Spacemaker launches Microclimate Analysis feature to combat urban heat islands

Spacemaker Team
Spacemaker Team October 5, 2021 4 min read

Oslo, 5 October 2021: Spacemaker, an Autodesk company, is today releasing microclimate analysis, the first easy-to-use visual tool that allows planning and design professionals to correctly evaluate the thermal comfort of outdoor spaces, detect problematic areas, and simulate optimal solutions to make high impact, low-cost changes at an early stage, before any major design decisions are locked in. This new feature forms part of Spacemaker’s real-time analyses with which users can test how their early-stage designs are impacted by environmental factors such as noise, daylight and wind.

Every year, the planet is getting hotter, Just this year, another heat wave swept across Europe, marking one of the hottest summers on record. Due to vast swathes of concrete and a lack of greenery, cities are particularly susceptible to urban heat islands (UHI), where temperature differences between urban and nearby rural areas are so significant that they severely impact how we move and live – London, for example, is up to 10°C warmer than surrounding areas. As we take major steps to mitigate this problem, architects, urban planners and real estate developers are under pressure to come up with sustainable, long-term solutions.

“Thermal comfort and the built environment are two sides of the same coin as the presence of wind and sun on a site is greatly impacted by fundamental decisions on building footprints and forms. Unfortunately, in most cases, thermal comfort is not considered until it’s too late, rendering crucial building blocks of a city’s overall sustainability strategy ineffective”, says Håvard Haukeland, co-founder of Spacemaker and Senior Director, Autodesk.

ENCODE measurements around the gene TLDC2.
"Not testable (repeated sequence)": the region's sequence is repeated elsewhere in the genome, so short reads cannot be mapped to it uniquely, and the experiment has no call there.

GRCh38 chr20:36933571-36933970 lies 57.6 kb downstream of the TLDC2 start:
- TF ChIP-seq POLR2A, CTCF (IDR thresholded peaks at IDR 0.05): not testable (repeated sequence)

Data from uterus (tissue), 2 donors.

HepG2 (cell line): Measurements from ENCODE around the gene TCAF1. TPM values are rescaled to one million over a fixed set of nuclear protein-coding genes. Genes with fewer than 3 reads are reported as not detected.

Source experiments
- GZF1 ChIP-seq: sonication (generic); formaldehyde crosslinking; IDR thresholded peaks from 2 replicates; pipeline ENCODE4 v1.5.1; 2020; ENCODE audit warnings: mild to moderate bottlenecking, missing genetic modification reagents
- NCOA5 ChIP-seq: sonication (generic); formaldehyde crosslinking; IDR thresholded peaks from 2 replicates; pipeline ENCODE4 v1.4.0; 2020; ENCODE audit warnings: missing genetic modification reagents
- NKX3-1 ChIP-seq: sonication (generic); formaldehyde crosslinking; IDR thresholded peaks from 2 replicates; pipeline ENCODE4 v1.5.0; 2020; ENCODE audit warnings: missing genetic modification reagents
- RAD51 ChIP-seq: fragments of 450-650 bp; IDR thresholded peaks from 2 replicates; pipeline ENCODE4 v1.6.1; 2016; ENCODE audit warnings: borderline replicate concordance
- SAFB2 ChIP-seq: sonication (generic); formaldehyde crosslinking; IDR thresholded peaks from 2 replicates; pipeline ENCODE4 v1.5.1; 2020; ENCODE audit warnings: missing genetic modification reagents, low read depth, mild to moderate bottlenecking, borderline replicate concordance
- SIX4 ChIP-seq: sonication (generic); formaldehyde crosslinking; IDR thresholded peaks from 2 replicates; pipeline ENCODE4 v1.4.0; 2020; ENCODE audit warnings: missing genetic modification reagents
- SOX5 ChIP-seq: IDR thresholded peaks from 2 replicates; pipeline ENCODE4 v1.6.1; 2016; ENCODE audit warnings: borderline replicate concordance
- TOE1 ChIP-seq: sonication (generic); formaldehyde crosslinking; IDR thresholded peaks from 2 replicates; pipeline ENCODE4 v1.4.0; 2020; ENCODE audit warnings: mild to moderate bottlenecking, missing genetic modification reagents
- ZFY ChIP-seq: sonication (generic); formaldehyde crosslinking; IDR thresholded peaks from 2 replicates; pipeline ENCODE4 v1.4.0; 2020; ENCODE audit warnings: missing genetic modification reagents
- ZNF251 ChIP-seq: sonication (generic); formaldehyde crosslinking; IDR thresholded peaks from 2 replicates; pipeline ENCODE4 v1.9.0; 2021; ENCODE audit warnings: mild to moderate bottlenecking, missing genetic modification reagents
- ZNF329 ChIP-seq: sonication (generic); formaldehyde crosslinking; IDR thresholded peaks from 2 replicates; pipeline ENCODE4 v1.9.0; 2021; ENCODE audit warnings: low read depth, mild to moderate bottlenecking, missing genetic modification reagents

“Planning and design teams are then forced to address problematic large-scale issues with small-scale, yet high-cost renovations and improvements, that come with a serious risk of delays,” adds Håvard Haukeland.

European cities have not been built for the heat they are facing now and will continue facing in the future. As extreme weather conditions get worse – from heatwaves through to flash floods – cities will need to be designed and planned to withstand these effects. In northern Europe, homes have traditionally been focused on keeping heat in: little thought has been expended on how to keep it out.

“The microclimate analysis is a significant step in giving designers the right tools to make smarter, data-driven decisions from day one. This leads to solutions that mitigate the impact of climate change by ensuring optimal living conditions while increasing the resilience of cities,” concludes Håvard Haukeland.

How does it work?

While methods of calculating the urban heat island effect already exist, they’re often accessible only to expert users, take hours to run, or do not visualise the data. Spacemaker’s microclimate analysis is fast, intuitive and highly visual so that, for the first time, the entire site planning team can quickly see the impact of design decisions on thermal comfort and resolve any issues efficiently and effectively. Users can easily adjust the percentile to see how the site will handle extremes, e.g., on a particularly hot summer’s day, and view the results immediately on a Thermal Comfort map. Using the Comfort Frequency map, users can customise the relevant timeframe and the temperatures they consider to be comfortable. Within seconds, the resulting heat map shows the duration and time period of comfort and discomfort for outdoor spaces. As such, the microclimate analysis feature, along with Spacemaker’s other analyses, offers a new tool for designers to start making more outcome-based design decisions.

The Spacemaker team spent two years researching thermal stress and perceived temperature. The microclimate analysis adheres to the Universal Thermal Climate Index (UTCI) metric. For more information on UTCI we recommend this research paper [(PDF) An introduction to the Universal Thermal Climate Index (UTCI)], which details how UTCI’s approximations are created and calculated, and which was a key source of information for the analysis.


Key messages:

Main image credit: Arto Marttinen for Unsplash

Try out Spacemaker with our 30-day free trial!

Discover how Spacemaker can empower you to make confident, data-driven, decisions.

Tags and Categories